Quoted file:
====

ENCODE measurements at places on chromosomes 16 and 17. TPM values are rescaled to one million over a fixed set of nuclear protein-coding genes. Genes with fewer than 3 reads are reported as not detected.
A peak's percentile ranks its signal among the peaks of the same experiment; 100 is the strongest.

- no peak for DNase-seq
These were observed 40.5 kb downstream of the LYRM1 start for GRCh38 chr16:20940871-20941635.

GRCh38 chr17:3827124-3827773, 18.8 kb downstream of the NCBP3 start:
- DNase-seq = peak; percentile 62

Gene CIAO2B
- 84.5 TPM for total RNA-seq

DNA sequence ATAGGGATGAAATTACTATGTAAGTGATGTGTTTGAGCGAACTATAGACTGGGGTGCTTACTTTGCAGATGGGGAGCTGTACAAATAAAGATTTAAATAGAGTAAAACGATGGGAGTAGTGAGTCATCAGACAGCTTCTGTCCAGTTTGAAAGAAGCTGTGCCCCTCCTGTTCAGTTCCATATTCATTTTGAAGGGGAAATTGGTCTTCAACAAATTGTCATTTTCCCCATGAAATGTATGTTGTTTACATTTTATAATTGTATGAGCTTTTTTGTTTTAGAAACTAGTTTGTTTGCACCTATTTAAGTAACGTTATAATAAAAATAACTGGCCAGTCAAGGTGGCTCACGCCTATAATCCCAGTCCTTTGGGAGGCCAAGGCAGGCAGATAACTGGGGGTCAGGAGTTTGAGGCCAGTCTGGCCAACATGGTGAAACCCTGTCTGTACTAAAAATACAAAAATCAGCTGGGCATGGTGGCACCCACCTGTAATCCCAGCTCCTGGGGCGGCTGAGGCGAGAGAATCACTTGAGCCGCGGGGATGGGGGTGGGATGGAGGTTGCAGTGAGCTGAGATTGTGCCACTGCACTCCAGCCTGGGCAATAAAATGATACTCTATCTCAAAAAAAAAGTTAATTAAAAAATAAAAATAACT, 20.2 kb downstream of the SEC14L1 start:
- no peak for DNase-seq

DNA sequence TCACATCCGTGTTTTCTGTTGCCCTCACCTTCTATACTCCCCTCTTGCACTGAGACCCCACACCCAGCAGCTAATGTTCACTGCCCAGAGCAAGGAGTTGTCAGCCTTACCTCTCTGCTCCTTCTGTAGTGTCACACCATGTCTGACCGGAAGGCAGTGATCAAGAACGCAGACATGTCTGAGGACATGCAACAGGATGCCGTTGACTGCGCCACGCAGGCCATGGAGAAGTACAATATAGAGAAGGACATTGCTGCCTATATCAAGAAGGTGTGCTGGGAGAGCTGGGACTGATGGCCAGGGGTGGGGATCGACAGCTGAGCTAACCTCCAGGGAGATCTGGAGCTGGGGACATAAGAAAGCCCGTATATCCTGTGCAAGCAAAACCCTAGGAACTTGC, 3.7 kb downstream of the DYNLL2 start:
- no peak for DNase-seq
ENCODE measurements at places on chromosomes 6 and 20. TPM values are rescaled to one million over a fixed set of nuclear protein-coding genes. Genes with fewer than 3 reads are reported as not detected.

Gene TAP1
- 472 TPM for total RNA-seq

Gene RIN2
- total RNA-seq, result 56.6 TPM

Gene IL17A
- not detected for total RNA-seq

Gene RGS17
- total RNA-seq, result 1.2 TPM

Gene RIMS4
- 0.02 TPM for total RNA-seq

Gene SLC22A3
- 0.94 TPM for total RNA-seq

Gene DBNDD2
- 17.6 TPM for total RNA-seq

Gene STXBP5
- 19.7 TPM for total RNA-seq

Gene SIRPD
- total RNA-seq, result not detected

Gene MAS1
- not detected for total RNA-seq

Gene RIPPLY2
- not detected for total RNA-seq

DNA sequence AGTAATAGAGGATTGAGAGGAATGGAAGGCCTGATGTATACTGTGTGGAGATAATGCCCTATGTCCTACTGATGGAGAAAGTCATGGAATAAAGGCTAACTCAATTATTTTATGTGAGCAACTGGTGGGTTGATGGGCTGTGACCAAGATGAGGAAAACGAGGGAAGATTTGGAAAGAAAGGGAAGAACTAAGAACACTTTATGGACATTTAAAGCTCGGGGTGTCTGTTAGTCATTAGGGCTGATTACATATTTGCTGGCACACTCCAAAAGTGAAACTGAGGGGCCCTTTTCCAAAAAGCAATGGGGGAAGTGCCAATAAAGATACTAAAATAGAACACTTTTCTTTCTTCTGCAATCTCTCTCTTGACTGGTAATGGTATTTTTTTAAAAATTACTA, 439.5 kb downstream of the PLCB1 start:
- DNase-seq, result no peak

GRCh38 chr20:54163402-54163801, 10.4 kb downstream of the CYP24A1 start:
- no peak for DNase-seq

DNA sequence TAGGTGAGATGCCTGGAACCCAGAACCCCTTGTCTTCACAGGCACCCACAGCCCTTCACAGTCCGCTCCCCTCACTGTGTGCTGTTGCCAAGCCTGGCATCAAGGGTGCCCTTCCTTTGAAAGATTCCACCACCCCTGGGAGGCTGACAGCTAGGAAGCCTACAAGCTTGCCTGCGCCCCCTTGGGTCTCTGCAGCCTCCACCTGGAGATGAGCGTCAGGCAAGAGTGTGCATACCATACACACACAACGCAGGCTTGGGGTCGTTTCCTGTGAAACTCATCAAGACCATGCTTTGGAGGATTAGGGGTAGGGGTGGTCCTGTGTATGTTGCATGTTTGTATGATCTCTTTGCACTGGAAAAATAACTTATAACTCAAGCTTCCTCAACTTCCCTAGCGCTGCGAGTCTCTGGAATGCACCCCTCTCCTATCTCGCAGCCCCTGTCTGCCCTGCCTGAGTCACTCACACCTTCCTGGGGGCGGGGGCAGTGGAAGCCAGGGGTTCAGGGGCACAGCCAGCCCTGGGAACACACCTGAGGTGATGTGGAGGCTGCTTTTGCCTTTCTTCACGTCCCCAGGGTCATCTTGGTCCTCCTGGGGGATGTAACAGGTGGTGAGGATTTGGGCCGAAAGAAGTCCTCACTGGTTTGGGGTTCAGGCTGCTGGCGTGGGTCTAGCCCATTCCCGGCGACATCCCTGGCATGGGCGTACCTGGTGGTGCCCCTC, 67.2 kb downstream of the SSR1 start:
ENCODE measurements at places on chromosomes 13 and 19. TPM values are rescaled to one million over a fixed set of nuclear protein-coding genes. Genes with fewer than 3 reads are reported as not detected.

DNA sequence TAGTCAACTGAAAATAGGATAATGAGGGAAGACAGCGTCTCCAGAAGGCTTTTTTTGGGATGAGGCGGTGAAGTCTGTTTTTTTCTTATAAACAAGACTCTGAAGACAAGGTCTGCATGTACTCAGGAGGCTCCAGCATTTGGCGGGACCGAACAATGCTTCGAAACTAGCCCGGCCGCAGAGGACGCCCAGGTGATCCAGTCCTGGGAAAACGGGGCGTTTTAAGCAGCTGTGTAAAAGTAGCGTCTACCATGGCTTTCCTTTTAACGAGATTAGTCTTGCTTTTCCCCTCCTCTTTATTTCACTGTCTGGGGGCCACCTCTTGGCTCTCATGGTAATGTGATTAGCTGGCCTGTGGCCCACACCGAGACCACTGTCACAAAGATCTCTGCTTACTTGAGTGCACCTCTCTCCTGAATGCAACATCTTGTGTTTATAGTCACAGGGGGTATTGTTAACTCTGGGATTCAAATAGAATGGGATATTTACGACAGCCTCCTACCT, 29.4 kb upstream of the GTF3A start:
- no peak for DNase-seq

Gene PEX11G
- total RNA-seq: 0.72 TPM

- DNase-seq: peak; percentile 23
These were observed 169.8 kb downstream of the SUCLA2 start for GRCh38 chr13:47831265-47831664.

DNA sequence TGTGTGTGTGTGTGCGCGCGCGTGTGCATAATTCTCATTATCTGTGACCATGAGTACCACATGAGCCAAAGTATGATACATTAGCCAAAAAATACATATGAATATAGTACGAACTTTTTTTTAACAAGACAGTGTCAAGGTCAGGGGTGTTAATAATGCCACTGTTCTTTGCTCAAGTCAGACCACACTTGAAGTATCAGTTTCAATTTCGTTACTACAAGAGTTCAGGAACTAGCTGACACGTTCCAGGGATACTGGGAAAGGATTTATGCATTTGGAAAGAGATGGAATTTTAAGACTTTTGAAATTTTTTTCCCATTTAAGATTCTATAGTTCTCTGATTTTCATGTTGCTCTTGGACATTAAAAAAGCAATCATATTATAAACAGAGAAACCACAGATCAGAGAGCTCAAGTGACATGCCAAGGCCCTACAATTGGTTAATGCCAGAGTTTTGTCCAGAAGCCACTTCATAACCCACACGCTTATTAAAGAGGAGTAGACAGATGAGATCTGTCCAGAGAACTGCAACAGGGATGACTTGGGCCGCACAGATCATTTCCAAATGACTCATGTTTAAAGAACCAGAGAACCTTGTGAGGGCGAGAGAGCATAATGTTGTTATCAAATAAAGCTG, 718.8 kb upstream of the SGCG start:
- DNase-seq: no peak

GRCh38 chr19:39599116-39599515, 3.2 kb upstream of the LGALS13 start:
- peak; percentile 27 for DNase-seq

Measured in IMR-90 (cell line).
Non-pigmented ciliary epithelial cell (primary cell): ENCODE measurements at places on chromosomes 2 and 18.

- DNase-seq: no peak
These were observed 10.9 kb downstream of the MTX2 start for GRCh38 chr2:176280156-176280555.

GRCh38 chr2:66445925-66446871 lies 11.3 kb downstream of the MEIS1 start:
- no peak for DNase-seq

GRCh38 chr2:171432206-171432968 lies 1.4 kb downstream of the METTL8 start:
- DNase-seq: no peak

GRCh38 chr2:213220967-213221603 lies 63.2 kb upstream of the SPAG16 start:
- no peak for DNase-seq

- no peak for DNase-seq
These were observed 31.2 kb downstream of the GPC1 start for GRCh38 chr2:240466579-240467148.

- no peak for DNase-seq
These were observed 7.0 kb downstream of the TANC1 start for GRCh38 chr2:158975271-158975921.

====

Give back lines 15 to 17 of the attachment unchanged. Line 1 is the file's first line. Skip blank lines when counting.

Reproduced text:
- 472 TPM for total RNA-seq

Gene RIN2
- total RNA-seq, result 56.6 TPM